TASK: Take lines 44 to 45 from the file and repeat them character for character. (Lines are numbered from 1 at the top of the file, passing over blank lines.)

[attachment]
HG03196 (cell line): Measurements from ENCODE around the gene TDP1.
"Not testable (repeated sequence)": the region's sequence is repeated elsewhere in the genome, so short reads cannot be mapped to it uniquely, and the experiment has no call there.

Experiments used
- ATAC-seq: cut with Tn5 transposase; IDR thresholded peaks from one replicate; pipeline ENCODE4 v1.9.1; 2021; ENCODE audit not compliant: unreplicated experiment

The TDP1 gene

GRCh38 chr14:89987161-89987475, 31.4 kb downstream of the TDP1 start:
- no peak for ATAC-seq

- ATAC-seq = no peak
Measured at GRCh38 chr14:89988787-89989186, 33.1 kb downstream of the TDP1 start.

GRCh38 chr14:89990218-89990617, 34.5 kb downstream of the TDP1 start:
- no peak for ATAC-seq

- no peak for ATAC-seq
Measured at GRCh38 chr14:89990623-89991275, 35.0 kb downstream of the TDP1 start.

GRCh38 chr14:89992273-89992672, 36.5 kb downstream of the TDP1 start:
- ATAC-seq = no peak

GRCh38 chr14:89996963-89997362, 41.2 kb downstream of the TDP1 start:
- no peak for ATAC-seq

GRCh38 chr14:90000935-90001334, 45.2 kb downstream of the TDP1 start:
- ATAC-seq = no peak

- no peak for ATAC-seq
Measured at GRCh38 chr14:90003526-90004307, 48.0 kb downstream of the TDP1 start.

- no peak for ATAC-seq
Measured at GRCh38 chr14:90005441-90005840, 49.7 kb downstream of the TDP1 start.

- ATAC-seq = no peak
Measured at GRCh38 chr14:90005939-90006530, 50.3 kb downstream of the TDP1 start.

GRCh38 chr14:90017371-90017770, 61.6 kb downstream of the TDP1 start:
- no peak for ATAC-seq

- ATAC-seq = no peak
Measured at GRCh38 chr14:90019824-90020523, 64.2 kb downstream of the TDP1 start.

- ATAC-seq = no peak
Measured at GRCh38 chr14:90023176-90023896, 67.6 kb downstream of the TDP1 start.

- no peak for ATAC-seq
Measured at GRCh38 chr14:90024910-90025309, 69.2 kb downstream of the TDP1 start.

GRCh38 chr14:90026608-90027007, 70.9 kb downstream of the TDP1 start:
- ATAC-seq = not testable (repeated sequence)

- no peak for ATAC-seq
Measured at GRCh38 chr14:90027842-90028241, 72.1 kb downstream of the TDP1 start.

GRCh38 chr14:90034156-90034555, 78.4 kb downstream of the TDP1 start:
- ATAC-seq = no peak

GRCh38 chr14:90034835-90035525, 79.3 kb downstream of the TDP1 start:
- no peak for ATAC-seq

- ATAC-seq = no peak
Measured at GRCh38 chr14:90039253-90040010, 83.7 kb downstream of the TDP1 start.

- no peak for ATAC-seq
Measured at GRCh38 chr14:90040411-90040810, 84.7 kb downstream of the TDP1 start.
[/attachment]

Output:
- no peak for ATAC-seq
Measured at GRCh38 chr14:90040411-90040810, 84.7 kb downstream of the TDP1 start.